This article was originally published in Edition (16) of Prayer Magazine, Jan 2009.

Dress unusually…

Gill Beard regularly dresses up like a lollipop lady and stands outside her church, inviting people to come in and be prayed for. She says that ‘the outfit attracts more attention than if you’re just standing there, and it disarms people if you just say ‘hello i’m offering prayer’”

She does this as part of Prayer Stop – an initiative born out of Greyfriars Church in Reading. Having run their Prayer Café project for a few years, they decided to ‘get hold of Hope08’ and felt led to set up Prayer Stop. ‘It’s always been our hearts to do something like this’, says Gill, ‘but Hope08 prompted us to get on and do it’.

Prayer Stop offers a quiet, private space for people to receive prayer from a prayer booth. Volunteers are offering to pray for any need that people bring, with two people working outside the church and two people manning prayer booths inside.

This project attracts an average of forty people over two hours, and Gill is starting to see regulars come back more than once – ‘which is fabulous’. People from five churches in Reading work on the project, and they’re excited about the feedback they’ve been getting.

‘One guy who lost his faith came back to the church’, Gill enthuses, ‘and one lady who was desperate for a job got one that totally turned her life around!’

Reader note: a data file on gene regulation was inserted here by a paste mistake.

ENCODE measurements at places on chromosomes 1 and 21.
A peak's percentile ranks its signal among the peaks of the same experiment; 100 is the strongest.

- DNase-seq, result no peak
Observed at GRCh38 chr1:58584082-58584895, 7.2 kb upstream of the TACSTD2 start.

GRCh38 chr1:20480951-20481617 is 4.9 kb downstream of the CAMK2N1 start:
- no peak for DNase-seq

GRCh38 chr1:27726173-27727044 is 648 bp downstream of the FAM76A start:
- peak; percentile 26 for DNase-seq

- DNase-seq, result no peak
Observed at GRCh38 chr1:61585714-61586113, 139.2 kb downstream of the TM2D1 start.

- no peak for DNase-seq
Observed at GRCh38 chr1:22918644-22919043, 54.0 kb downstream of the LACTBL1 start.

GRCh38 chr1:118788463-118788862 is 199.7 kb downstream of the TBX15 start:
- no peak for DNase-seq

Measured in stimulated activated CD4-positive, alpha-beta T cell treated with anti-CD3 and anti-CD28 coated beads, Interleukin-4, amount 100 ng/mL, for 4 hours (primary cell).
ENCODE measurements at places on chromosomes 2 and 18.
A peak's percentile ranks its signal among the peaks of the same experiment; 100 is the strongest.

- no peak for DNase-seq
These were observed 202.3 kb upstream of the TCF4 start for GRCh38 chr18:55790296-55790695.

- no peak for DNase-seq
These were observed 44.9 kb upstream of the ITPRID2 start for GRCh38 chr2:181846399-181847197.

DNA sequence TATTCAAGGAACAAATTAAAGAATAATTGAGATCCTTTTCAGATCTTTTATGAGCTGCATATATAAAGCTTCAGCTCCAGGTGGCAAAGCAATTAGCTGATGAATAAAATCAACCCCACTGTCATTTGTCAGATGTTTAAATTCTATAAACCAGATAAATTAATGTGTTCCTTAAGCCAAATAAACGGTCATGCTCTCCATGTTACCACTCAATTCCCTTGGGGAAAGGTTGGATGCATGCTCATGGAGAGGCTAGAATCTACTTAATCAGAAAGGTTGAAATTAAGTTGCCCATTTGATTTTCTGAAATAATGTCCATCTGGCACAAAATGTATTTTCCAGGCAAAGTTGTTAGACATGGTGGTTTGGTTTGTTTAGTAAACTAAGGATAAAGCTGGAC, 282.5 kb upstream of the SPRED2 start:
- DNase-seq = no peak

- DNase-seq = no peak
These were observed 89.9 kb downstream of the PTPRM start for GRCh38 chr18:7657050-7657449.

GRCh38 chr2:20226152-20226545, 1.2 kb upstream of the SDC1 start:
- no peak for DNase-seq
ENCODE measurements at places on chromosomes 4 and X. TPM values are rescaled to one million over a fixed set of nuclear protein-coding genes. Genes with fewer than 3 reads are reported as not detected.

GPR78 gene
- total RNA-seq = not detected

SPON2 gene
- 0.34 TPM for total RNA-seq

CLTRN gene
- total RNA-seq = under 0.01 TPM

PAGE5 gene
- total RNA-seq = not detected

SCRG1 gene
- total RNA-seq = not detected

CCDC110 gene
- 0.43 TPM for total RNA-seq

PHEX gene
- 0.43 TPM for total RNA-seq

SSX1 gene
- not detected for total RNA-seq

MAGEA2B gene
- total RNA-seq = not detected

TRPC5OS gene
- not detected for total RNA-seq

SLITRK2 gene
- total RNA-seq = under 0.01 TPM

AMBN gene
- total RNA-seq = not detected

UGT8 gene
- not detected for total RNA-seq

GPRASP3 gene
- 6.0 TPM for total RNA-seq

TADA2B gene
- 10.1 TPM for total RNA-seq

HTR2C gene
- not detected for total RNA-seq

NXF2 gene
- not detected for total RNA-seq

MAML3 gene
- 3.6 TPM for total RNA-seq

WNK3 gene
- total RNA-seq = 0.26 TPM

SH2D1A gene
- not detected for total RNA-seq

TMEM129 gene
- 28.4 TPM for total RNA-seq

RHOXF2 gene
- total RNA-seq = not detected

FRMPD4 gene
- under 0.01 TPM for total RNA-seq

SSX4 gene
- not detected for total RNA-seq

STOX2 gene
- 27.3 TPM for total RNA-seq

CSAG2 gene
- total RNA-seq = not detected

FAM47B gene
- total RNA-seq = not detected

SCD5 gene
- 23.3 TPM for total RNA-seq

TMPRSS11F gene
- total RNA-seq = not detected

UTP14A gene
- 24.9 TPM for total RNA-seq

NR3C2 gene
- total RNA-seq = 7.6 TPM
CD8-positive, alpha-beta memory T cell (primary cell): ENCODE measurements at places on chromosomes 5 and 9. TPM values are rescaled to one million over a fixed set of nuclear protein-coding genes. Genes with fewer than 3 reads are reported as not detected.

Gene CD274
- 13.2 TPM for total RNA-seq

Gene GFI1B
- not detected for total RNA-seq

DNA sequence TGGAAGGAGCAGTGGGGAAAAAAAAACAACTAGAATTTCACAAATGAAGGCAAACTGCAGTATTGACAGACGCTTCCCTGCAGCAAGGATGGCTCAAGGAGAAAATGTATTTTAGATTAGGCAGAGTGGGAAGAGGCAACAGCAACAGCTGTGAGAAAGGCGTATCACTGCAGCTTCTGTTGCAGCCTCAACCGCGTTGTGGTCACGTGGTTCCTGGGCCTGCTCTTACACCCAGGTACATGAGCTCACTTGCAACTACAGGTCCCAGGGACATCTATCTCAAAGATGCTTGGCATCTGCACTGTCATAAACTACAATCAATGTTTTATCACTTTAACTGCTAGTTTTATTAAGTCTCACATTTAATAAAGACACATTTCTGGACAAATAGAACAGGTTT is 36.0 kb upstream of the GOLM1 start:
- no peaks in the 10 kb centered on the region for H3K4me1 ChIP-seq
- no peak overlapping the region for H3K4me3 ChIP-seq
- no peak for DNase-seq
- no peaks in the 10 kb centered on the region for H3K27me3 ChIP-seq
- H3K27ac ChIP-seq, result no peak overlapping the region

One day at Prayer Stop Gill met a Sikh whose elderly father was injured in India. He was worried that his father would not get medical attention for his broken hip and asked the team to pray. Gill recently received news that he was now back in India, telling everyone in his village that ‘prayers to the God of the people of Reading had been answered’.

Greyfriars church is in a multicultural area and Gill and the team are excited about the potential Prayer Stop has to reach across cultural boundaries. The local Hindu postmaster has offered his car park as a location for Prayer Stop, having said that ‘anything that benefits the community can only be good’.

The Prayer Team are passionate about what they’re doing. It’s a low key, small scale initiative but it’s got more than Reading in it’s sights. ‘If we can be brave enough to stop people and talk to them then we could really minister to this country’.

 

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